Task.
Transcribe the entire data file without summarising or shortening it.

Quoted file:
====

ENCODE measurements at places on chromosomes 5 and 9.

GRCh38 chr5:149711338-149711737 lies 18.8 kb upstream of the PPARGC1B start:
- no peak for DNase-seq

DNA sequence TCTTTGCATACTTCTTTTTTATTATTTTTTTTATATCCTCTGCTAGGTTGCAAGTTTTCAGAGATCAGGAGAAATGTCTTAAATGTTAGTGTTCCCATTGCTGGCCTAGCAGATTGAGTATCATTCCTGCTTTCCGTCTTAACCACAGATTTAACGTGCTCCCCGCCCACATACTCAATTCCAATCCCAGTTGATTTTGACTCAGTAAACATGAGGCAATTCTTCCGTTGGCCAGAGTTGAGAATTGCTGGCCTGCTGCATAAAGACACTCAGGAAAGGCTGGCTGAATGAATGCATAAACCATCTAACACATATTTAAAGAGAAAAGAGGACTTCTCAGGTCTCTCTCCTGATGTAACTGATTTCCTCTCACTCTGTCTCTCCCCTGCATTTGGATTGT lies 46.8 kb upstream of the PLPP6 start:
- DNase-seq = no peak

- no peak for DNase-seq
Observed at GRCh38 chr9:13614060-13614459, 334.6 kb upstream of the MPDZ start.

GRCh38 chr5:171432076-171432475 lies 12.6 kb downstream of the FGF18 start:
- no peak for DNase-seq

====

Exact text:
ENCODE measurements at places on chromosomes 5 and 9.

GRCh38 chr5:149711338-149711737 lies 18.8 kb upstream of the PPARGC1B start:
- no peak for DNase-seq

DNA sequence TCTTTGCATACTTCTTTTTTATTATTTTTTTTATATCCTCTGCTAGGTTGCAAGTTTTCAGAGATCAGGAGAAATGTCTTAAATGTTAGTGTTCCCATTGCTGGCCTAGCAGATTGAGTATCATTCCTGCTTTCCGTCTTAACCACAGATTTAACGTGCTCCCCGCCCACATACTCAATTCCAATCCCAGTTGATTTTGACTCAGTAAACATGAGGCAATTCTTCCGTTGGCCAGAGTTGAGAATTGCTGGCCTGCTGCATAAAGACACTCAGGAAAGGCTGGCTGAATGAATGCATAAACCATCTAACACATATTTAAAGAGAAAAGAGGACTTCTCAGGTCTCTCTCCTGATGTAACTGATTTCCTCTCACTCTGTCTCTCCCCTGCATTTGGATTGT lies 46.8 kb upstream of the PLPP6 start:
- DNase-seq = no peak

- no peak for DNase-seq
Observed at GRCh38 chr9:13614060-13614459, 334.6 kb upstream of the MPDZ start.

GRCh38 chr5:171432076-171432475 lies 12.6 kb downstream of the FGF18 start:
- no peak for DNase-seq